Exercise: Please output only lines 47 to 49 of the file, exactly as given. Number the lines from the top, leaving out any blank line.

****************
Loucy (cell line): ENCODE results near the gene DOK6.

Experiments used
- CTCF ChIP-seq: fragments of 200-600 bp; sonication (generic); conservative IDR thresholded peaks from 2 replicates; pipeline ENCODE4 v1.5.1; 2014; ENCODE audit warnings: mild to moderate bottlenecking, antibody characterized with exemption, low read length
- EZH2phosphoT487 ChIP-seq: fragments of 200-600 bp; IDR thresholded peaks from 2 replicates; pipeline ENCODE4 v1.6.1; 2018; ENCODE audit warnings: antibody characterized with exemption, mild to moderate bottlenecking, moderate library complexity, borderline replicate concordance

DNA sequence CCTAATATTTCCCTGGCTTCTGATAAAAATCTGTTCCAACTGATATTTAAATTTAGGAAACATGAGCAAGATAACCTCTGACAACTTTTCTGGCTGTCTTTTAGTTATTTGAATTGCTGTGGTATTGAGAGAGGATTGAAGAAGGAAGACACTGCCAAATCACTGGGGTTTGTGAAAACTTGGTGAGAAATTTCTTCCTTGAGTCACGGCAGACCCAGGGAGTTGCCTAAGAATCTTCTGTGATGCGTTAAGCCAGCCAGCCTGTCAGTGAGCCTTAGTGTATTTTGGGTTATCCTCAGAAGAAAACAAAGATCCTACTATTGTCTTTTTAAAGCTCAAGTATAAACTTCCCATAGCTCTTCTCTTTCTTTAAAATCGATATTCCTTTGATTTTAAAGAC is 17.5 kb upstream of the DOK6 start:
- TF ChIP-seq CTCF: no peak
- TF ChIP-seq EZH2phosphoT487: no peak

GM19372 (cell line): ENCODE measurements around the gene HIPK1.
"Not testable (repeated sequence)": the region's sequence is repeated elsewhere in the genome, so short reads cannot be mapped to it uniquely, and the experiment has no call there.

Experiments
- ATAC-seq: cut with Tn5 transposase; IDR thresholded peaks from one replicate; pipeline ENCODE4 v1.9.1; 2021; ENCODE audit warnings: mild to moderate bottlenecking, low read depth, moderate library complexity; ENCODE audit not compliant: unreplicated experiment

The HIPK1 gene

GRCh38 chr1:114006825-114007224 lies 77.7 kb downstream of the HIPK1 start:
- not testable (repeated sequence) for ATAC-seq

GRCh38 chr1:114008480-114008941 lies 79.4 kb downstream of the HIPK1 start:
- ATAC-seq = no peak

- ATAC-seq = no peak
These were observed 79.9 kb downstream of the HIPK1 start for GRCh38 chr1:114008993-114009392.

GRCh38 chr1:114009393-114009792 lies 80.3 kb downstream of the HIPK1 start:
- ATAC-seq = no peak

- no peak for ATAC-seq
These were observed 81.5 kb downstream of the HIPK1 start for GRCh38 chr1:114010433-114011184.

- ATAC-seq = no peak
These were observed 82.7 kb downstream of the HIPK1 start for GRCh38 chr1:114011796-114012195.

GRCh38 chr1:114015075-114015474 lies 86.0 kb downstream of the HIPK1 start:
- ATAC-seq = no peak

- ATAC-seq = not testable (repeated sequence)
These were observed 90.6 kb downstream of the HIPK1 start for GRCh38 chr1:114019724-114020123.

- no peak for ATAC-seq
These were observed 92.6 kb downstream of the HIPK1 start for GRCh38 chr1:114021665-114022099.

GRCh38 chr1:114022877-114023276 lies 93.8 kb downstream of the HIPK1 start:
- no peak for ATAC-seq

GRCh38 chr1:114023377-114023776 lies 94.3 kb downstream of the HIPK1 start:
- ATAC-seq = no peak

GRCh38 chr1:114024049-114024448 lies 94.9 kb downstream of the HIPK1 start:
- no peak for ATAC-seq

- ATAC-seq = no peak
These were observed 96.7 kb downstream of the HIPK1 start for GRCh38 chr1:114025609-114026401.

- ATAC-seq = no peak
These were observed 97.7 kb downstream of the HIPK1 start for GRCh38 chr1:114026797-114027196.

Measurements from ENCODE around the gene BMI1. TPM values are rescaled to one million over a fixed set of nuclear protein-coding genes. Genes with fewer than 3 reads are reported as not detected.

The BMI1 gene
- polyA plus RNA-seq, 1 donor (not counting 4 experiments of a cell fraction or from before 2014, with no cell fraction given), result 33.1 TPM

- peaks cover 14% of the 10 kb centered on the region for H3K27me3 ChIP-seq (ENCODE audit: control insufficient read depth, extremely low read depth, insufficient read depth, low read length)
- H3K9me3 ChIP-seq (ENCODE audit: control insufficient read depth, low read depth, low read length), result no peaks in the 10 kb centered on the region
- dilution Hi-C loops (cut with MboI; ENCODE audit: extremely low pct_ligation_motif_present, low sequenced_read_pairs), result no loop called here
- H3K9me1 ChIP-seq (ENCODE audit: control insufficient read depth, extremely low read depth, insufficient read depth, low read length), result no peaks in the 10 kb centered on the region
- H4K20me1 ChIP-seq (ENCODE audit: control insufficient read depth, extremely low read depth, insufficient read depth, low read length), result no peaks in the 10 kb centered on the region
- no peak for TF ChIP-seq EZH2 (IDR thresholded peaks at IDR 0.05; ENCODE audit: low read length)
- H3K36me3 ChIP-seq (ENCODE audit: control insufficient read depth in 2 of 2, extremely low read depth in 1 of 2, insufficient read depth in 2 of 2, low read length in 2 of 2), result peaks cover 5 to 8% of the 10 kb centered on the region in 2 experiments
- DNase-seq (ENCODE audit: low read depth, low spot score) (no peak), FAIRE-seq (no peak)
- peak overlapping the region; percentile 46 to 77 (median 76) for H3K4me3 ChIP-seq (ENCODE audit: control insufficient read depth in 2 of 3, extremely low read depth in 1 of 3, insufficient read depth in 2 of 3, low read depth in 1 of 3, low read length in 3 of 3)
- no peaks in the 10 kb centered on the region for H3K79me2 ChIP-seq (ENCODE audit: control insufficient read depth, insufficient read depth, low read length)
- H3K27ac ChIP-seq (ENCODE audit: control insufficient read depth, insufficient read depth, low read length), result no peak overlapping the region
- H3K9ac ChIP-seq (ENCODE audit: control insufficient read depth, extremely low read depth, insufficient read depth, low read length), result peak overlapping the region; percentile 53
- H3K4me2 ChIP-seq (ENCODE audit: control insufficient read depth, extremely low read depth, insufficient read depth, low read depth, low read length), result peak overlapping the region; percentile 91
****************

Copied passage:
- H3K9me1 ChIP-seq (ENCODE audit: control insufficient read depth, extremely low read depth, insufficient read depth, low read length), result no peaks in the 10 kb centered on the region
- H4K20me1 ChIP-seq (ENCODE audit: control insufficient read depth, extremely low read depth, insufficient read depth, low read length), result no peaks in the 10 kb centered on the region
- no peak for TF ChIP-seq EZH2 (IDR thresholded peaks at IDR 0.05; ENCODE audit: low read length)